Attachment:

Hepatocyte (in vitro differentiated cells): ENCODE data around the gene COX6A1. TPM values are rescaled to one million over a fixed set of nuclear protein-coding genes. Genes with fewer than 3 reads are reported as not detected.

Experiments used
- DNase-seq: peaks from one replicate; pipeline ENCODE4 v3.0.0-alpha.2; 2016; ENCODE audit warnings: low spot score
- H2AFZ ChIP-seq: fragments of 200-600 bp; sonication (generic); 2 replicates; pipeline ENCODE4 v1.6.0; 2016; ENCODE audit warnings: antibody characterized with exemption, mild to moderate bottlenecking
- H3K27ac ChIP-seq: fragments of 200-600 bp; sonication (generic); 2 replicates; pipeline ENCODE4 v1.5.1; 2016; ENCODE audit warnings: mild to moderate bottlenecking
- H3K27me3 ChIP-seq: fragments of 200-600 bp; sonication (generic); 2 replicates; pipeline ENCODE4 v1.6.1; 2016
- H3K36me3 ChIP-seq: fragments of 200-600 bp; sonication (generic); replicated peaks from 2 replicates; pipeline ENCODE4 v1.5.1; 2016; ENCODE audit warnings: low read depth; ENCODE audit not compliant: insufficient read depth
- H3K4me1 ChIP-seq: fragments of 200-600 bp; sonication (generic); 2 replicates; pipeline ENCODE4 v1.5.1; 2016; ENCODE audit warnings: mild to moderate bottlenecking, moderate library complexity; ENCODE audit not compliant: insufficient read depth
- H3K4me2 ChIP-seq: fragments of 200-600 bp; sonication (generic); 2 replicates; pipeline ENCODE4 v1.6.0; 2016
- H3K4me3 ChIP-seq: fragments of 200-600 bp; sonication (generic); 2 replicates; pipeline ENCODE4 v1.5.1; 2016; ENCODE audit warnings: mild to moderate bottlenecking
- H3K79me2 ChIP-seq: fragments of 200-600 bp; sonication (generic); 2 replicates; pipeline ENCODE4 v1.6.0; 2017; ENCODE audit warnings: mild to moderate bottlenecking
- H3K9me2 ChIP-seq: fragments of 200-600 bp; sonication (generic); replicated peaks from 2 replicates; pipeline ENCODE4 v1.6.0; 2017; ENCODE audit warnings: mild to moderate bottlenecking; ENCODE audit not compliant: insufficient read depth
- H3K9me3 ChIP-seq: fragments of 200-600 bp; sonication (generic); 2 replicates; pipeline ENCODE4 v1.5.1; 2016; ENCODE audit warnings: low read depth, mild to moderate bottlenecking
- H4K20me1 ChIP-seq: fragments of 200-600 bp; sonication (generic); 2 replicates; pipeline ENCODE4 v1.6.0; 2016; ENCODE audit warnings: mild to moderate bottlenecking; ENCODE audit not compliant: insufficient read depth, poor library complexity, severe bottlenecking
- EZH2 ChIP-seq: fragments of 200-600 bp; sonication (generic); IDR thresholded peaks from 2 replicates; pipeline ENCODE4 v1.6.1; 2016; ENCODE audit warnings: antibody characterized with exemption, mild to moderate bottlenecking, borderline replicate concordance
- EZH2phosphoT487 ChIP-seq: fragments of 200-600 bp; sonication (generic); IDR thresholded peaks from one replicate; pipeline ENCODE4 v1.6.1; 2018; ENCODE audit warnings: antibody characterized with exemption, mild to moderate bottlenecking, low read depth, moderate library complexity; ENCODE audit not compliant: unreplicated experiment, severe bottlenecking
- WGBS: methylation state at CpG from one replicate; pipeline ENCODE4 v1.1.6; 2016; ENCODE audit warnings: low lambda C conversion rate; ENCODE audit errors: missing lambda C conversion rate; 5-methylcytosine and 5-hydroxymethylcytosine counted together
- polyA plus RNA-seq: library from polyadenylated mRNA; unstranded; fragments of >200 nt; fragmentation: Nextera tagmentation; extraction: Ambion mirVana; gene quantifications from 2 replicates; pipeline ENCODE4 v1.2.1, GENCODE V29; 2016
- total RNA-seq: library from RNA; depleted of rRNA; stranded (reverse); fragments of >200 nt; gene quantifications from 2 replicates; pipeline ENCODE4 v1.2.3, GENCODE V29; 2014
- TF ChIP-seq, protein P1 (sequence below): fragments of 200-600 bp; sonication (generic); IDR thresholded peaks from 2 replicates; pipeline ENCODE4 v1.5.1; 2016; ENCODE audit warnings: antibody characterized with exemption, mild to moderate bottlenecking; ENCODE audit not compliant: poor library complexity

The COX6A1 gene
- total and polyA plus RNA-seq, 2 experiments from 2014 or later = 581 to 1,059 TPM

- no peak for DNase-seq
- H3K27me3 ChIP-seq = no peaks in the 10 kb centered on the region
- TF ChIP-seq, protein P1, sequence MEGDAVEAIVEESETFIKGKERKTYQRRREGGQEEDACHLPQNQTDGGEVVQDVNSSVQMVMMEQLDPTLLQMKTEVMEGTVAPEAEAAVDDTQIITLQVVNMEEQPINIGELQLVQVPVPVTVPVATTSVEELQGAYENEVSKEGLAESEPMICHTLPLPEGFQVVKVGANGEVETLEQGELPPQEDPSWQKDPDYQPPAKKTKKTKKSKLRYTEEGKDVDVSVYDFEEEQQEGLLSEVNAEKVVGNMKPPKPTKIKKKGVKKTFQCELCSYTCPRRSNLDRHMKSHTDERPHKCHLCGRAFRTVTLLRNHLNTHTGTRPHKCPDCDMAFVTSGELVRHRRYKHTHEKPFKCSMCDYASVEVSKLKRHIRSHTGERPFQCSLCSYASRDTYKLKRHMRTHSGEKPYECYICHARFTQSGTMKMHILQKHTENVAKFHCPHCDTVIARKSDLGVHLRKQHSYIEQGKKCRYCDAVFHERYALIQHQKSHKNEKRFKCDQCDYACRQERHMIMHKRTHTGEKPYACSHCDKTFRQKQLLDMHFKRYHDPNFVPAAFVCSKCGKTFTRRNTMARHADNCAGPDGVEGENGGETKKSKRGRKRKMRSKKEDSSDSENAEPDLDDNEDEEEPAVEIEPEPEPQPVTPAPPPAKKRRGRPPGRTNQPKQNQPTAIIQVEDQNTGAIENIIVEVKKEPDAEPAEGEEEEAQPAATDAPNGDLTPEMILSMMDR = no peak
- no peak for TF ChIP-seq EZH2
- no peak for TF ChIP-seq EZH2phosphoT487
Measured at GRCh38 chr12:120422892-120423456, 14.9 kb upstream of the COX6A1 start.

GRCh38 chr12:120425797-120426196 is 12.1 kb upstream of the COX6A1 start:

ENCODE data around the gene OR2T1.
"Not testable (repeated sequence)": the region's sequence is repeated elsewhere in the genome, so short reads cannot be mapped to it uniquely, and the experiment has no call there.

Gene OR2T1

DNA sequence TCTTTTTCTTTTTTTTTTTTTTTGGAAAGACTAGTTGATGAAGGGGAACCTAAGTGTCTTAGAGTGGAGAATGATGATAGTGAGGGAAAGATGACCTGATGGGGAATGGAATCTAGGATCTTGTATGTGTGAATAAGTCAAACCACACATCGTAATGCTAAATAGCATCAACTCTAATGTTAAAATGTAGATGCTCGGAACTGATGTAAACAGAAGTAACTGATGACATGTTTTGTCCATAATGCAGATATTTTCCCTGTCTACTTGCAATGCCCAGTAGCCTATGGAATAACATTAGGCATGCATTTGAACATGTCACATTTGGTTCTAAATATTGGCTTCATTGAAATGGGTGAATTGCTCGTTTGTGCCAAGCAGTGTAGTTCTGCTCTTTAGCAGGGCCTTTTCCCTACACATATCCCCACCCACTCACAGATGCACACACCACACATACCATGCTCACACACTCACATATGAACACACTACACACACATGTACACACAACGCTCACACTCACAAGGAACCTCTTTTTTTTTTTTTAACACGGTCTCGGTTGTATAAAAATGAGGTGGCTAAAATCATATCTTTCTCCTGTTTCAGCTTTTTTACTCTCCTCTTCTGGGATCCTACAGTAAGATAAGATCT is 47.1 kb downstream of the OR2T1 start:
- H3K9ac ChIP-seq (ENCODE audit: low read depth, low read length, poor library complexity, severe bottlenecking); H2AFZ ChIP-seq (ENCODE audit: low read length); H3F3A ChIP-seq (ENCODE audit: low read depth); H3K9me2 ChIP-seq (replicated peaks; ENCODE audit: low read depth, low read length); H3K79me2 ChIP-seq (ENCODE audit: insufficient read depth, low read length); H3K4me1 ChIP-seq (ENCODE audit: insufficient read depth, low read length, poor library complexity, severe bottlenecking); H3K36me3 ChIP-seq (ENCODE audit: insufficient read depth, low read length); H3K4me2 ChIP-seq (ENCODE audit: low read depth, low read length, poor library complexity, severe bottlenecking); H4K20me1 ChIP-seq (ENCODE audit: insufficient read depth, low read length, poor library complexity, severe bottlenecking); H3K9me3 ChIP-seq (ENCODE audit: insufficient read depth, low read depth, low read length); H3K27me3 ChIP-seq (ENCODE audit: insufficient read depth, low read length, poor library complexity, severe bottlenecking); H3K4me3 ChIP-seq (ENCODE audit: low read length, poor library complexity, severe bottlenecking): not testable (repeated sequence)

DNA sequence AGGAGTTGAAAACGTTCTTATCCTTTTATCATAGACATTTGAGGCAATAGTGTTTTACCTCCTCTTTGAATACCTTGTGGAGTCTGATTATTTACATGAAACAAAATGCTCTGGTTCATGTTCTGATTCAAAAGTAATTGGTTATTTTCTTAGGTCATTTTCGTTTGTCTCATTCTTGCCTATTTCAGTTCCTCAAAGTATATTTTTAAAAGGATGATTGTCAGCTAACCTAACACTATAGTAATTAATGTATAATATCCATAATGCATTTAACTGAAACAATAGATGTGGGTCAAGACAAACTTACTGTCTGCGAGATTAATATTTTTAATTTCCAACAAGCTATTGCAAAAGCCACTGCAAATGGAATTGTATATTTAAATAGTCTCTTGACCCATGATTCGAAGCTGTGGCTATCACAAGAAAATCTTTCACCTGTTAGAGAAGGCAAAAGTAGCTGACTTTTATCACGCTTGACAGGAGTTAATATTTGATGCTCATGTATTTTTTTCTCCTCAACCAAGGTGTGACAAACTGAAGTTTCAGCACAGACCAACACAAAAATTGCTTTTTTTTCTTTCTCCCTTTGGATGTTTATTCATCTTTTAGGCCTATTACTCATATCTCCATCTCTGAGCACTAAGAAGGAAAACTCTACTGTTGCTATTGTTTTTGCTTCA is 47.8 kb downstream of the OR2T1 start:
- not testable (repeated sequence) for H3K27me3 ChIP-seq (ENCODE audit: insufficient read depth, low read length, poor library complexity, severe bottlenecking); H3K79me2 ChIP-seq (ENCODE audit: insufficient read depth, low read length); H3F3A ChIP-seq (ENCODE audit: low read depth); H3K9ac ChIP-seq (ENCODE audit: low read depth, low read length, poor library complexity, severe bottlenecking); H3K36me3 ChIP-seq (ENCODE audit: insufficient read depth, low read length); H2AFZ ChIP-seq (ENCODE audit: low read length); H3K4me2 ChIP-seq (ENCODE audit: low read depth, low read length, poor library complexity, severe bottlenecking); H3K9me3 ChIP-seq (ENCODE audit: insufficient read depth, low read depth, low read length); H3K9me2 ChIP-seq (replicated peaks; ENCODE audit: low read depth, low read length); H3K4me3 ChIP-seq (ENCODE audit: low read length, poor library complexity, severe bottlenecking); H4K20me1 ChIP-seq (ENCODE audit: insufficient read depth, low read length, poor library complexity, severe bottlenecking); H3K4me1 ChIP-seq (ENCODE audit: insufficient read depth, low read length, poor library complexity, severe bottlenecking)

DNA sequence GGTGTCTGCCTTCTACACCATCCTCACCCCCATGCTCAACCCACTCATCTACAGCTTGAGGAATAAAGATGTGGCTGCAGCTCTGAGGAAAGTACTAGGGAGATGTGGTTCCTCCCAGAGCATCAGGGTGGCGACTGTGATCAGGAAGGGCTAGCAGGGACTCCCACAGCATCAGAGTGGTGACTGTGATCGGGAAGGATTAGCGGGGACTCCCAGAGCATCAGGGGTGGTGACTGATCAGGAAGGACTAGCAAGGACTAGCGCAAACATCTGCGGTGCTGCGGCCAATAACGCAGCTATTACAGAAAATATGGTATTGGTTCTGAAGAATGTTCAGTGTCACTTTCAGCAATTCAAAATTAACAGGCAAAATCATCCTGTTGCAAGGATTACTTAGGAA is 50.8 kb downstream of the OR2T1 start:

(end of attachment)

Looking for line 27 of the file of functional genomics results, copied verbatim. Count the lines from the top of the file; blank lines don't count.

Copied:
- no peak for TF ChIP-seq EZH2phosphoT487